Within days after the murder of the children and teachers at the Sandy Hook Elementary School in Newton, CT, almost two years ago, the NRA was at the barricades pushing for teachers to be armed, repeating a familiar dialectic that seems to greet every mass shooting in America, including the slaughter of two television journalists who were killed on live television last week. When Andy Parker, the father of murdered journalist Alison Parker, vowed on live television he would devote his life to gun control issues, I joined the outpouring of support on social media. Mr. Parker painfully anticipated a likely NRA response, suggesting TV film crews should be armed.
As Mr. Parker was being interviewed, I noticed how quickly the conversation moved from the horror and shock of the events to questions about how to keep guns away from dangerous people. In some respects, the narrative has already been written, talking points were in place and political cover readily at hand. I don’t think facts, shaming, and comparisons to other industrialized nations have any effect on gun control issues. Recently Vox published an irrefutable article rich with statistics outlining how gun-violent America is. But we remain in denial. Congress has forbidden the National Institute of Health from researching gun violence. In many states, doctors cannot ask their patients about guns in the house even though the question might impinge on health issues. In Virginia, where the televised murders took place, legislators have repeatedly refused to close gun-show loopholes that allow buyers to purchase guns without any checks whatsoever. Legislators also approved concealed carry in bars, forbade any restriction on firing air guns in backyards, and repealed the one-handgun-per-month law, thus permitting unlimited purchases. The same legislators have refused to protect children from access to guns. No wonder the Roanoke Times calls these actions pro-gun idiocy. The state is in the gun-running business. A large number of guns used in crimes in New York City have been traced to Virginia.
I live about twenty-five miles outside New York City. Soon after the Sandy Hook killings, our local newspaper published a map containing specific locations of people who had purchased guns. Even though I am ex-military and a hunter, I was still surprised by how many guns were in the neighborhood. The publication of names and addresses, a part of the public record, set off a political firestorm and forced the newspaper to retreat. The outcry seemed more pronounced than when the babies and teachers were murdered in Newtown. It was then I realized that the gun as object, icon, weapon, symbol and myth existed outside of normal conversation and rationale order. In the language of psychologist Carl Jung, the gun represents an archetype, an embodiment of our personal and collective unconscious that is a storehouse of fantasies, images, make-my-day remembrances, Wild West imaginings, martial music, Ares, the Greek God of Carnage, the OK Corral, and the hero in the white hat. This is masculine Animus in its undeveloped, primitive form. In this archetype, I am stinking of Mars but dreaming of Christ.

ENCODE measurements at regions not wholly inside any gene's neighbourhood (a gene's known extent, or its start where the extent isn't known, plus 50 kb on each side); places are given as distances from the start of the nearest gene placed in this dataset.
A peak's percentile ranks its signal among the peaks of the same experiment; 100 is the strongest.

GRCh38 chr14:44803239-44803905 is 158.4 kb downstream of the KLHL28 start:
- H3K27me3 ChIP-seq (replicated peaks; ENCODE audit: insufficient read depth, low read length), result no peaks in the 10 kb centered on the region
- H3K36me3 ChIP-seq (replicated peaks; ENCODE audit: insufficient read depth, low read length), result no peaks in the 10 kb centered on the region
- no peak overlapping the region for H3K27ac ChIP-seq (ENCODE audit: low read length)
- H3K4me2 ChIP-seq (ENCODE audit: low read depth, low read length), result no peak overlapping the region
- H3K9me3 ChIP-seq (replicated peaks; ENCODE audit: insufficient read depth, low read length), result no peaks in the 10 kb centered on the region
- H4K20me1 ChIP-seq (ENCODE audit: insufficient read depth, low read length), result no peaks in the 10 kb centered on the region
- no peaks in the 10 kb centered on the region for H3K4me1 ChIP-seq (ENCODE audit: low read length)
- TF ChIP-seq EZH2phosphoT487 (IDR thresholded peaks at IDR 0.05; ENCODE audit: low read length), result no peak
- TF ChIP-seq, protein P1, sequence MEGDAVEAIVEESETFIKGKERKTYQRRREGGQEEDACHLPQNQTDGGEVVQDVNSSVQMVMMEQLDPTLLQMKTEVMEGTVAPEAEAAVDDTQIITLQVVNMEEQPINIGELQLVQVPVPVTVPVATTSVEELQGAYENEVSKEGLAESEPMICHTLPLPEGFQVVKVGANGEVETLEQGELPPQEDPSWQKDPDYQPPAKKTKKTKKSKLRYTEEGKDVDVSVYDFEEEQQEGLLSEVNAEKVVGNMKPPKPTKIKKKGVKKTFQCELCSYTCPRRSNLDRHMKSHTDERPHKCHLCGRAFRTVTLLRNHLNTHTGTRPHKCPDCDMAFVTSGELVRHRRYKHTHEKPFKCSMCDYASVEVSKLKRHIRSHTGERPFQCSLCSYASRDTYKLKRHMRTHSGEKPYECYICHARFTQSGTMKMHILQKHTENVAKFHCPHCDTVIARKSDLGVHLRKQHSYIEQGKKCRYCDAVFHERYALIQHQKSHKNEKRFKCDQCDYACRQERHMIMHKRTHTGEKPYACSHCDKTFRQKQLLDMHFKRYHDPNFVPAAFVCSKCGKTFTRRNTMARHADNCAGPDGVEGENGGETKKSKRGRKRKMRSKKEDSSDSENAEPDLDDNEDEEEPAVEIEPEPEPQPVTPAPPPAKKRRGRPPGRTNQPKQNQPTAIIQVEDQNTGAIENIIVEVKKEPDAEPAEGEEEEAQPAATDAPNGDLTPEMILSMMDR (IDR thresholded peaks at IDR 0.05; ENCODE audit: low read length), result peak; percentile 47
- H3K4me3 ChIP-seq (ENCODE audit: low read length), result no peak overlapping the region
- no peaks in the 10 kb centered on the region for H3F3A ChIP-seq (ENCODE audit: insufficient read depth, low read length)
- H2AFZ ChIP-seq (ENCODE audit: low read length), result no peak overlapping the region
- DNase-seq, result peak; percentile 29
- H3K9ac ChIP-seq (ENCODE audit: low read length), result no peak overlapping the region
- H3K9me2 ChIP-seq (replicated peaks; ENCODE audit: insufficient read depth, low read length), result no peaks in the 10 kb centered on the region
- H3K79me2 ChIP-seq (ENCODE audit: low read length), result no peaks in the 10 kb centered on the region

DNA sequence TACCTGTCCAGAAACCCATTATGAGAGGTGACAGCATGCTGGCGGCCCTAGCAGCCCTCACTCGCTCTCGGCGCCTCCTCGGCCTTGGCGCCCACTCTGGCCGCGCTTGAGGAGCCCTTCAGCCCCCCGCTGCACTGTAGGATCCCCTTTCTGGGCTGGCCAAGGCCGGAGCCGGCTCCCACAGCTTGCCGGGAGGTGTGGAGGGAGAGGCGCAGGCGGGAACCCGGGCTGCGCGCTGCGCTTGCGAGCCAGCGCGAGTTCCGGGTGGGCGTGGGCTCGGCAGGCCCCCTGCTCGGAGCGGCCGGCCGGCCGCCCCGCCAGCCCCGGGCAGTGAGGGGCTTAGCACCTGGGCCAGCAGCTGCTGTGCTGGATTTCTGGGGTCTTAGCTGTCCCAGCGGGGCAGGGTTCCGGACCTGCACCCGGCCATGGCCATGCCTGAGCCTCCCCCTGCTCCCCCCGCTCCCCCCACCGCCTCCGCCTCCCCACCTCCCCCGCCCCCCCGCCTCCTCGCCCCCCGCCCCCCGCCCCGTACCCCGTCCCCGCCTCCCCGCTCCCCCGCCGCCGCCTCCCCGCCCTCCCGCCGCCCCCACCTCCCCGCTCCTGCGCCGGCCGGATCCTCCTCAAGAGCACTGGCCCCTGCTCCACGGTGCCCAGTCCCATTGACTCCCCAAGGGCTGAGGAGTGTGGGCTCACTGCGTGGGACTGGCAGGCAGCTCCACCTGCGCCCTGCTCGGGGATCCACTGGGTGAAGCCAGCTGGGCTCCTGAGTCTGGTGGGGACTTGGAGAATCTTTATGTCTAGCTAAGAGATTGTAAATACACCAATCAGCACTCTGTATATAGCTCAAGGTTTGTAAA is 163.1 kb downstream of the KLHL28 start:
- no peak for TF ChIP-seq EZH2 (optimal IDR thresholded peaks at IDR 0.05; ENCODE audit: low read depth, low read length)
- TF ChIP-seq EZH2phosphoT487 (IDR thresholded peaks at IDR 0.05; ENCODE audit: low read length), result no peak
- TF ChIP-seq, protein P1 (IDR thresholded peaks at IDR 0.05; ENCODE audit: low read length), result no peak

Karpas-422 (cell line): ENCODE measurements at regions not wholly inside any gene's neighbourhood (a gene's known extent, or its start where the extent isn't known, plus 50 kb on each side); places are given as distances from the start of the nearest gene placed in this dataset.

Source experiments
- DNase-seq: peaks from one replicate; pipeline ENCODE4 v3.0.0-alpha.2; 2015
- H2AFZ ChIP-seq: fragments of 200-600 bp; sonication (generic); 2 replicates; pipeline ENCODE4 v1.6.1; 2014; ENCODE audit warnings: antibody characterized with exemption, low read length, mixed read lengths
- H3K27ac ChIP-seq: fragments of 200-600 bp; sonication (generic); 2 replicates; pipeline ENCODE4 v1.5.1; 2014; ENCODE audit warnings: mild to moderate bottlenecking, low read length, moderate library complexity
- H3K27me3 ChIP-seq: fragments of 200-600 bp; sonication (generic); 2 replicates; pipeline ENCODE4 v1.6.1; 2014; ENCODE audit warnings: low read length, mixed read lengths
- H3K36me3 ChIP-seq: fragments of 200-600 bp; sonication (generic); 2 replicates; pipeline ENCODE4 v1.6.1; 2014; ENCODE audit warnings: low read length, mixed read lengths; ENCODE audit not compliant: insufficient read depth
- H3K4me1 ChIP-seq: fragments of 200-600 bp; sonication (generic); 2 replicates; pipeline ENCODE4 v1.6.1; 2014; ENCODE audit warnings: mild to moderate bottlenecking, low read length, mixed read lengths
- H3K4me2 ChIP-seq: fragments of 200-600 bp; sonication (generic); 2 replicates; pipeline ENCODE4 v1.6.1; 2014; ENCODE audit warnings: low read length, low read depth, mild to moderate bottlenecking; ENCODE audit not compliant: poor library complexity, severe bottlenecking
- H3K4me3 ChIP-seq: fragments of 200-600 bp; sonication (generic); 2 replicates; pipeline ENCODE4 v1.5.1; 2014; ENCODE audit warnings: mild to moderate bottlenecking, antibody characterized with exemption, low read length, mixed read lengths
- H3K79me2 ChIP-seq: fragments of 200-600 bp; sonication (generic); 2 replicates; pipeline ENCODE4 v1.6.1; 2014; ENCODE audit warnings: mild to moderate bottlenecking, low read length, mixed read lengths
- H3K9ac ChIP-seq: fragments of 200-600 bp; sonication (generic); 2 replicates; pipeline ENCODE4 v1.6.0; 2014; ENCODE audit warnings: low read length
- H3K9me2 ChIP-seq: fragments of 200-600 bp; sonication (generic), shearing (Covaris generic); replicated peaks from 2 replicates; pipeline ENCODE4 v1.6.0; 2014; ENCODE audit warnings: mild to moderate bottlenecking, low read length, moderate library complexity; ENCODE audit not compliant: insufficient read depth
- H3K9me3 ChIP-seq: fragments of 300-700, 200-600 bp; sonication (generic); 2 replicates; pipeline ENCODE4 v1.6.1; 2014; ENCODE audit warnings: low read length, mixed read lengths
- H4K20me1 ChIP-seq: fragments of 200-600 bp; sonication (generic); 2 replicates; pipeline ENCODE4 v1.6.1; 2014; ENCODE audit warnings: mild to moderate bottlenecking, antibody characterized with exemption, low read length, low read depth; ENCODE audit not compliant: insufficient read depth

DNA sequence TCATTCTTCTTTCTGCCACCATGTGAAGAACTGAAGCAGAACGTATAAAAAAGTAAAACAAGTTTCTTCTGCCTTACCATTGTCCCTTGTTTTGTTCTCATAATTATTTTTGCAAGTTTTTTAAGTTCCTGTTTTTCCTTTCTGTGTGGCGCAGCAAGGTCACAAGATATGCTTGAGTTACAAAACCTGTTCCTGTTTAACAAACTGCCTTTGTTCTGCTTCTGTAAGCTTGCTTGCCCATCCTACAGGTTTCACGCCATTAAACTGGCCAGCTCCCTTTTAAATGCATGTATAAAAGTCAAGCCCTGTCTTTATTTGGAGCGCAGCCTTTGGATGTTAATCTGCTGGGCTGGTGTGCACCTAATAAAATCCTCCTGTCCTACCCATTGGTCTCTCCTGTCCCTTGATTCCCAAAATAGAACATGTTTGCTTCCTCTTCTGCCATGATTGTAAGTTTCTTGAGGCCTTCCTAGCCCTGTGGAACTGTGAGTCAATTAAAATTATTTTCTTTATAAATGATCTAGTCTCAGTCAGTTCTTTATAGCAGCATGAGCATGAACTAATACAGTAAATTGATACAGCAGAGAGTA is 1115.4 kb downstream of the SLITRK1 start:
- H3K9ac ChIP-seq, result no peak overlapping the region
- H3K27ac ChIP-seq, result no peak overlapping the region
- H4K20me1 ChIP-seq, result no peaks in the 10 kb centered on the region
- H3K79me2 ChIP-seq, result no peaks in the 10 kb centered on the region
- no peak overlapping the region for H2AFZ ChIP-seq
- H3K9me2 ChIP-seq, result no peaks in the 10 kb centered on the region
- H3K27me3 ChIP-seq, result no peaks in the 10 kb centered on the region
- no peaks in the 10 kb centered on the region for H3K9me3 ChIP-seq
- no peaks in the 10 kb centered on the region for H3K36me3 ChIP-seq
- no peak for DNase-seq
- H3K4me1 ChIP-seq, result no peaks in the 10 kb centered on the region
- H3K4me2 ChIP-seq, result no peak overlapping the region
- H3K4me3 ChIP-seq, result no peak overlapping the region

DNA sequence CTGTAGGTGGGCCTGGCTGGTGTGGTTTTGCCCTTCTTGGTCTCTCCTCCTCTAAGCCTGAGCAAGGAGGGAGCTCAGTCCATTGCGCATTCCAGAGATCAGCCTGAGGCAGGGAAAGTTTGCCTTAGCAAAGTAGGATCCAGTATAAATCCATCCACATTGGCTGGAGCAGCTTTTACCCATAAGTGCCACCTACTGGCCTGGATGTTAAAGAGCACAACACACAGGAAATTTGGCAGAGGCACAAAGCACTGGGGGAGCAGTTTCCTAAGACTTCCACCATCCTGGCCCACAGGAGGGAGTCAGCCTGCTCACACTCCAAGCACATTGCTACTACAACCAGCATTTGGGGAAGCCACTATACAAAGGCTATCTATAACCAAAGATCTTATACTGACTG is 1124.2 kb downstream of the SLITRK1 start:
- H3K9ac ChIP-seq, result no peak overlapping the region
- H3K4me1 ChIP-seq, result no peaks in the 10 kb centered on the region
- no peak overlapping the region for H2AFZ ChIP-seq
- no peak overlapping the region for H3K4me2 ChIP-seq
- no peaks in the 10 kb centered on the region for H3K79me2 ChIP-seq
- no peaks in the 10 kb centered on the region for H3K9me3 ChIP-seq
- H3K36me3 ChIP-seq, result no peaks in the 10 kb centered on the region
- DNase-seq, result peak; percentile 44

Jung describes a “feeling-toned complex” as an autonomous psychological state where emotions and contents of the archetype take over. When we talk about even modest steps to protect the nation against gun violence, the conversation seems to immediately take on archetypal and emotional overtones, thus ensuring nothing will be accomplished. I don’t know whether the NRA has a Jungian psychologist on the premises, but it certainly knows how to tap these archetypal forces, if only unconsciously.
During the Vietnam War, I spent some time on an ammunition ship named after a volcano—the USS Mount Baker– whose main task was providing 2,000-pound bombs to the carriers to be dropped on the North Vietnamese. It was surgical and massive. Years later, I would write in my first book of poetry, “That Kingdom Coming Business”: “ship gray as fog/sliding across water/hull full of rockets/gun running/that kingdom coming business.” On the way to the Tonkin Gulf, my ship would usually stop in Hiroshima and Nagasaki to donate blood and pray for the Atomic dead. We were stinking of Mars but dreaming of Christ.
I don’t think the country can have a useful conversation about meaningful gun control until we understand that we live in a constant archetype of war, imagining enemies and engaging in self-righteous gun-running. The U.S. is the greatest supplier of weaponry on earth, and we shouldn’t be surprised to learn that ISIS, the Taliban, and the various armed factions in Syria are using American arms. In his “A Terrible Love of War,” psychologist James Hillman refers to the origins of the gun culture in America as an “invented tradition,” not deriving from historical evidence of the country’s first two hundred years when the gun was not as prevalent as we like to imagine. Rather, it was the Civil War and its millions of combatants that provided a ready market for guns. Hillman writes that this “invented tradition” was written into the soul of America as if it were an article of faith from some fixed dogma, thus sustaining the American predilection for violence. For terrorists around the world, America is the Great Gun Bazaar. At home, the gun remains a vexing symbol at the center of a dangerous archetype that gives lie to our profession as a Christian nation.
After the murders of the babies and teachers at Sandy Hook, I wrote “The Archetype of the Gun, modeled on the dramatic structure and tone of an epic poem. It examines in images and metaphor the psychological, religious and mythological nature of the gun in America. The poem traces the gun and the meaning of the gun from American suburbia, through the wars of our time, and our frontier and creation myths. http://ow.ly/RBGEV